Front Page Titles (by Subject) Chapter I.: The Scope and Meaning of the Treatise. - The Sacred Books of China: The Texts of Confucianism. Part I The Shu King, the Religious Portions of the Shih King, the Hsiao King
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Chapter I.: The Scope and Meaning of the Treatise. - Misc (Confucian School), The Sacred Books of China: The Texts of Confucianism. Part I The Shu King, the Religious Portions of the Shih King, the Hsiao King 
The Sacred Books of China: The Texts of Confucianism. Part I The Shu King, the Religious Portions of the Shih King, the Hsiao King, trans. James Legge (Oxford: Clarendon Press, 1879).
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The Scope and Meaning of the Treatise.
(Once), when Kung-nî1 was unoccupied, and his disciple Ȝăng2 was sitting by in attendance on him, the Master said, ‘Shăn, the ancient kings had a perfect virtue and all-embracing rule of conduct, through which they were in accord with all under heaven. By the practice of it the people were brought to live in peace and harmony, and there was no ill-will between superiors and inferiors. Do you know what it was3 ?’ Ȝăng rose from his mat, and said, ‘How should I, Shăn, who am so devoid of intelligence, be able to know this?’ The Master said, ‘(It was filial piety). Now filial piety is the root of (all) virtue1 , and (the stem) out of which grows (all moral) teaching. Sit down again, and I will explain the subject to you. Our bodies—to every hair and bit of skin—are received by us from our parents, and we must not presume to injure or wound them:—this is the beginning of filial piety. When we have established our character by the practice of the (filial) course, so as to make our name famous in future ages, and thereby glorify our parents:—this is the end of filial piety. It commences with the service of parents; it proceeds to the service of the ruler; it is completed by the establishment of the character.
‘It is said in the Major Odes of the Kingdom,
[1 ]Kung-nî was the designation or marriage-name of Confucius. We find it twice in the Doctrine of the Mean (chh. 2 and 30), applied to the sage by Ȝze-sze, his grandson, the reputed author of that treatise. By his designation, it is said, a grandson might speak of his grandfather, and therefore some scholars contend that the Classic of Filial Piety should also be ascribed to Ȝze-sze; but such a canon cannot be considered as sufficiently established. On the authorship of the Classic, see the Introduction, p. 451.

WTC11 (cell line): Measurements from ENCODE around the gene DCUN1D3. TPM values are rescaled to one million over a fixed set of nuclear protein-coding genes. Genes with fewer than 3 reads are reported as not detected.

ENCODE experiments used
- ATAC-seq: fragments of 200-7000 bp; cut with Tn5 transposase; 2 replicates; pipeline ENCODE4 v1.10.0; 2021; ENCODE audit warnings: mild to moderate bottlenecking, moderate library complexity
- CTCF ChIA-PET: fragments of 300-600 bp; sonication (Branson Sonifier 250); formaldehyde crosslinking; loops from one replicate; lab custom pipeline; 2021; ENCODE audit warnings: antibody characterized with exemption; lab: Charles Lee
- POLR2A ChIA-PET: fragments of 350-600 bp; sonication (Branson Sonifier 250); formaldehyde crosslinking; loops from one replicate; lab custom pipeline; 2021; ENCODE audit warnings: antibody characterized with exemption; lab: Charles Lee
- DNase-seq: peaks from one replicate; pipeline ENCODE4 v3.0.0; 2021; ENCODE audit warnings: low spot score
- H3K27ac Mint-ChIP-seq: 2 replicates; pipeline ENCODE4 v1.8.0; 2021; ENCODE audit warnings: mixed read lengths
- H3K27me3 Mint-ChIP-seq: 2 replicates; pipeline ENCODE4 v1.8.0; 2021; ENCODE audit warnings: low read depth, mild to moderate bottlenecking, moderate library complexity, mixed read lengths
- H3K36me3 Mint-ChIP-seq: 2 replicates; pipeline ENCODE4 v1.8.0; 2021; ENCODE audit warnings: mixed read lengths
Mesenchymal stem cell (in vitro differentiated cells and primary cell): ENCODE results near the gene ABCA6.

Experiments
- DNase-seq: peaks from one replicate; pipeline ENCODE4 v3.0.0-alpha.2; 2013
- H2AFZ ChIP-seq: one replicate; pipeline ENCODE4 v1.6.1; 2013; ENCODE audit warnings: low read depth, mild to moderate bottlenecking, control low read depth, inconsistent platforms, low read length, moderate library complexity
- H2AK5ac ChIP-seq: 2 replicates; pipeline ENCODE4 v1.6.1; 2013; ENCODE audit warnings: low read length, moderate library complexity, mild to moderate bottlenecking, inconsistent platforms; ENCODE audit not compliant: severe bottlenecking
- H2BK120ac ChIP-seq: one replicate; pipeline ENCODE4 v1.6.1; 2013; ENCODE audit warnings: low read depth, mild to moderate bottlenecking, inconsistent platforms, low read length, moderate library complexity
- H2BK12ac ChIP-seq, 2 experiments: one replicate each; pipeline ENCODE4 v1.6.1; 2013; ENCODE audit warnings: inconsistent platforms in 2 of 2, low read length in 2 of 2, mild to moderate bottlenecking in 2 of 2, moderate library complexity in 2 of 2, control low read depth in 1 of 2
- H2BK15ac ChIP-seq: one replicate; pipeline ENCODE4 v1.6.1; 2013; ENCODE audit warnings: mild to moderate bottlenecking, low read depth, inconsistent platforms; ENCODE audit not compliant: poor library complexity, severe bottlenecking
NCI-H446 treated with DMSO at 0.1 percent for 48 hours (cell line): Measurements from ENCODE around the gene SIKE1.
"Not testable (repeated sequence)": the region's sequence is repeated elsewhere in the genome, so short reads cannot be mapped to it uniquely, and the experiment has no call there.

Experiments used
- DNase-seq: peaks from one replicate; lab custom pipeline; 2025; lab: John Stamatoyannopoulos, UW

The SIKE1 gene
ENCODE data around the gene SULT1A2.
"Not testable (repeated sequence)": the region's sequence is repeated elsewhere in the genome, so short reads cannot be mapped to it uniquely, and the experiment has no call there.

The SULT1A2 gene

[2 ] Ȝăng-ȝze, named Shăn, and styled Ȝze-yü, was one of the most distinguished of the disciples of Confucius. He was a favourite with the sage, and himself a voluminous writer. Many incidents and sayings are related, illustrative of his filial piety, so that it was natural for the master to enter with him on the discussion of that virtue. He shares in the honour and worship still paid to Confucius, and is one of his ‘Four Assessors’ in his temples.
[3 ] Both the translator in the Chinese Repository and P. Cibot have rendered this opening address of Confucius very imperfectly. The former has:—‘Do you understand how the ancient kings, who possessed the greatest virtue and the best moral principles, rendered the whole empire so obedient that the people lived in peace and harmony, and no ill-will existed between superiors and inferiors?’ The other:—‘Do you know what was the pre-eminent virtue and the essential doctrine which our ancient monarchs taught to all the empire, to maintain concord among their subjects, and banish all dissatisfaction between superiors and inferiors?’ P. Cibot comes the nearer to the meaning of the text, but he has neglected the characters corresponding to ‘through which they were in accord with all under heaven,’ that are expounded clearly enough by Hsüan Ȝung. The sentiment of the sage is, as he has tersely expressed it in the Doctrine of the Mean (ch. 13), that the ancient kings ‘governed men, according to their nature, with what is proper to them.’
[1 ] ‘All virtue’ means the five virtuous principles, the constituents of humanity, ‘benevolence, righteousness, propriety, knowledge, and fidelity.’ Of these, benevolence is the chief and fundamental, so that Mencius says (VII, ii, ch. 16), ‘Benevolence is man.’ In man’s nature, therefore, benevolence is the root of filial piety; while in practice filial piety is the root of benevolence. Such is the way in which Kû Hsî and other critical scholars reconcile the statements of the text here and elsewhere with their theory as to the constituents of humanity.
[1 ] See the Shih King, III, i, ode 2, stanza 4. Kû Hsî commences his expurgation of our classic with casting out this concluding paragraph; and rightly so. Such quotations of the odes and other passages in the ancient classics are not after the manner of Confucius. The application made of them, moreover, is often far-fetched, and away from their proper meaning.